Protecting your money while traveling

Category: Travel

Passport with Currency in a Money Belt

It’s important to be alert wherever you go, but you can be particularly vulnerable when you’re traveling because you’re in an area you’re unfamiliar with. As such, you’ll want to take extra precautions in order to protect your valuables. Getting robbed or losing your money while on a trip can quickly ruin your travels, and not to mention, can put you in a very difficult situation. The following tips can help you to protect your money while traveling:

Don’t carry too much cash

It might necessary to travel with some cash, but you don’t want to bring too much and you don’t want to carry it all in the same place. If you’re leaving your hotel room for the day, for instance, bring a small amount with you and keep the rest in your hotel safe. When you’re in transit—whether you’re on your way back home or to the next destination on your itinerary—don’t keep all of your cash in your wallet. Spread it out a bit—in your locked suitcase, for instance, as long as your suitcase will be by your side—or in a carry-on bag. If you lose your wallet or if you’re pickpocketed in a large crowd, you can take comfort in knowing that you still have some cash on you.

Invest in an anti-theft bag

Regular bags can be easily swiped off your shoulder in a matter of seconds, or can be slashed, and these incidents do happen in popular tourist spots. Avoid becoming a victim by investing in an anti-theft bag, which has a special design to protect against slashing or swiping. These bags have locking zippers, are slash-proof, and implement other safety features that provide optimal protection.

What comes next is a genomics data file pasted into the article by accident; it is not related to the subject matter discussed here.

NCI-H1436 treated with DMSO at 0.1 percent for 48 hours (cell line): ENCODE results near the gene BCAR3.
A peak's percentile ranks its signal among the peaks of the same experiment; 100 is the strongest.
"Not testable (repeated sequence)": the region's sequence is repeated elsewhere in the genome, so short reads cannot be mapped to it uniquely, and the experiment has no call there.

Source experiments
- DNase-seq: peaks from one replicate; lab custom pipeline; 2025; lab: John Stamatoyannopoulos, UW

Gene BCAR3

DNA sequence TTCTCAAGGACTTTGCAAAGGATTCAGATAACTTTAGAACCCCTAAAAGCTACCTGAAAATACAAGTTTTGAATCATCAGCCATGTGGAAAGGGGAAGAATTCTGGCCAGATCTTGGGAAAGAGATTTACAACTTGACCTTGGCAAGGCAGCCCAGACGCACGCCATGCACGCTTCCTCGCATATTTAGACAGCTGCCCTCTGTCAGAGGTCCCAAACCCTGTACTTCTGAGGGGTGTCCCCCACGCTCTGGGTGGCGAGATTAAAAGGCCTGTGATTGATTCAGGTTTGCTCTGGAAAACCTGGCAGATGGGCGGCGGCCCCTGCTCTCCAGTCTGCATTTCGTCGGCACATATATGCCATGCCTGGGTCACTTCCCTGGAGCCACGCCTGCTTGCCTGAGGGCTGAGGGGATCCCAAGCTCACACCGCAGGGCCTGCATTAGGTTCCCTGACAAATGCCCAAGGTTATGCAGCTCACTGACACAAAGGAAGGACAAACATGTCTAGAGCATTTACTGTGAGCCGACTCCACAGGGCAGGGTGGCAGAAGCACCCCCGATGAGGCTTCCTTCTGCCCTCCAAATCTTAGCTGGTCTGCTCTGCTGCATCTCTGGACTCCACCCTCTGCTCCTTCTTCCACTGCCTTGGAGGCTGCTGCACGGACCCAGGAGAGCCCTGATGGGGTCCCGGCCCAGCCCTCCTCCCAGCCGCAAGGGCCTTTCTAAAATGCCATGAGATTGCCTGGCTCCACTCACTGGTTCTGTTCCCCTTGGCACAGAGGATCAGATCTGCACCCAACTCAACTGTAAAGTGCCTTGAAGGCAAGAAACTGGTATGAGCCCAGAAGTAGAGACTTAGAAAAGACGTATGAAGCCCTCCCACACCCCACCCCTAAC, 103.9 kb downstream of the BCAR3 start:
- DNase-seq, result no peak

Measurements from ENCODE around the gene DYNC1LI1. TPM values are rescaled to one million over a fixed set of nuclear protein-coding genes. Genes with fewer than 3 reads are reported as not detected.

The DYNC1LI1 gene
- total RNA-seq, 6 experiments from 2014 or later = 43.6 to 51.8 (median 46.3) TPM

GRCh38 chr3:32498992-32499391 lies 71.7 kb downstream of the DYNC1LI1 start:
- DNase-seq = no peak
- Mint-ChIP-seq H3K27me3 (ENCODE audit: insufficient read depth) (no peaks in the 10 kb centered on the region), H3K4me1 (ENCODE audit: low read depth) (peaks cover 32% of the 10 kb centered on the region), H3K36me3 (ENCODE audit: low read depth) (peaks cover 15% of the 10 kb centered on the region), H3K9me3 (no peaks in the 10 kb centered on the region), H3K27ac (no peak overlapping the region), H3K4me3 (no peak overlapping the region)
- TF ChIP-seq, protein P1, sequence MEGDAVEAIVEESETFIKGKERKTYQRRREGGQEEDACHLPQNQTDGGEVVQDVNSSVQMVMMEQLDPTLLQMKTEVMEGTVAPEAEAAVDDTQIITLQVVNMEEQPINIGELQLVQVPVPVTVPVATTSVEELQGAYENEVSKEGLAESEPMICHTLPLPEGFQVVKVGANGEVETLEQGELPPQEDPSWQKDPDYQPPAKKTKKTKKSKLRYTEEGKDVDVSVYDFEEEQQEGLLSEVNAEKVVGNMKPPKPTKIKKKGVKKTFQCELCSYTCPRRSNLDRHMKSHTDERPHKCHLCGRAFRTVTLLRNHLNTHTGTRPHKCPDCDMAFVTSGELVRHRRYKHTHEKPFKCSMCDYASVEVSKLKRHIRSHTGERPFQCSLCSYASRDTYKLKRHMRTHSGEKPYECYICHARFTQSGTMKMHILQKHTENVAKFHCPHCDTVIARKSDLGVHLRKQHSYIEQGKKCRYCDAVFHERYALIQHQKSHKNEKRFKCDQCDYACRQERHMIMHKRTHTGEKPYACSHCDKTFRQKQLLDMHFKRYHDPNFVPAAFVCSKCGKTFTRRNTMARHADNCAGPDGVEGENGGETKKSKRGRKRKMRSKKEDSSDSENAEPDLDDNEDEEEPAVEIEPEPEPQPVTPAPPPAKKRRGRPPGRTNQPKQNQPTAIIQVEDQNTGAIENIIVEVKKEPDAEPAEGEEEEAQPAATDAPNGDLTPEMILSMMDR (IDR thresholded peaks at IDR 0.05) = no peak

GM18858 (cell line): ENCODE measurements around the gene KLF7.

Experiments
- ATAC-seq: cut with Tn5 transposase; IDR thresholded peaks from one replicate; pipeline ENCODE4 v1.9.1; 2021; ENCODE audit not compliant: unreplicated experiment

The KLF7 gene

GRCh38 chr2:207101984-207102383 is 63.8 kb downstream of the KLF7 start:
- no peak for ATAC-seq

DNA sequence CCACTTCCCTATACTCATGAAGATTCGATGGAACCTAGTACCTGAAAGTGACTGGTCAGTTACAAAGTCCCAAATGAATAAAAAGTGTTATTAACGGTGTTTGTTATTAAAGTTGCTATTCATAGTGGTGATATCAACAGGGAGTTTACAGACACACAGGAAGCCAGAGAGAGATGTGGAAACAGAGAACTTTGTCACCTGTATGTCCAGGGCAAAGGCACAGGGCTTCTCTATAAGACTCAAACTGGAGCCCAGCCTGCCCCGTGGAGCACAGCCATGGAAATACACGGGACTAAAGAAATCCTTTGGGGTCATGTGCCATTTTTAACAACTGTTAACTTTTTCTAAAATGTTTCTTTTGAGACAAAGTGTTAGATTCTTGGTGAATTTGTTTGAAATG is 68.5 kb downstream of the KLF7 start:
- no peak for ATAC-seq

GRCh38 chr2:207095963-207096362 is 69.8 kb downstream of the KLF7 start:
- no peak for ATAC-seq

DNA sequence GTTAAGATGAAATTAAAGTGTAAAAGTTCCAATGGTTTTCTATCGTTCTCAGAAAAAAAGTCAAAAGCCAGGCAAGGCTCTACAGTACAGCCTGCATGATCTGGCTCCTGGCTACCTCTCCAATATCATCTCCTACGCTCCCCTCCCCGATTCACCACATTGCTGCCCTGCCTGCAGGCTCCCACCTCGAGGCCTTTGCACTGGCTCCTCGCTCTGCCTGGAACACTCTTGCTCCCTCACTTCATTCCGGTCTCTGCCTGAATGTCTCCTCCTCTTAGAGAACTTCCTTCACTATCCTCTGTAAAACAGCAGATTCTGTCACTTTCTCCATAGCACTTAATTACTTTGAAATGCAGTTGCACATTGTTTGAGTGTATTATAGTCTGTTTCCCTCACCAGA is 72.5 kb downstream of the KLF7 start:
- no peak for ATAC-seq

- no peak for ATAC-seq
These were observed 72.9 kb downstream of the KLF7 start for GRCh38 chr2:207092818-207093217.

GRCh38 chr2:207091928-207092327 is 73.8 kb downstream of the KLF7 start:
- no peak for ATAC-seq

Bring a decoy wallet

Getting robbed or pick-pocketed can be a very frightening experience, but alas, it does happen. If it’s obvious you’re a tourist, you can easily become a target, especially if you get lost and wander into a bad area. If someone is threatening your life and demanding your wallet, you should never resist, but this doesn’t mean you have to lose everything, either. Carry a decoy wallet in your wallet with a few dollars inside and perhaps an expired credit card with an old number, while keeping your real wallet hidden. If you have to surrender your wallet or you’re pick-pocketed, this decoy wallet can be a lifesaver.

Have a backup credit card, just in case

If you end up losing a credit card or leaving it behind somewhere, you don’t want it to be your only credit card. Have a backup credit card with you, and ideally in a completely different location than your main credit card and cash, such as your hotel room safe. Losing your only credit card while on vacation can end up being a complete disaster, so it’s important to be prepared.

Routinely check your credit card statements online

Whenever you use your credit or debit card, be wary if the card ever disappears for just a few moments, like when paying for a restaurant bill. While this can happen anywhere, it’s not unusual for thieves to take advantage of tourists and steal their credit card information, with the assumption that they will be too busy to notice any fraudulent charges. Keep an eye on your credit card statements by checking your account online (make sure you’re using a secured, password-protected Internet connection) while you’re on your trip, and continue to monitor them daily after you get home for a little while. If you notice anything suspicious, contact your credit card issuer right away.

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Nothing above is meant to provide financial, tax, or legal advice. You should meet with appropriate professionals for such services.

Tags: credit cards, financial loss, identity theft

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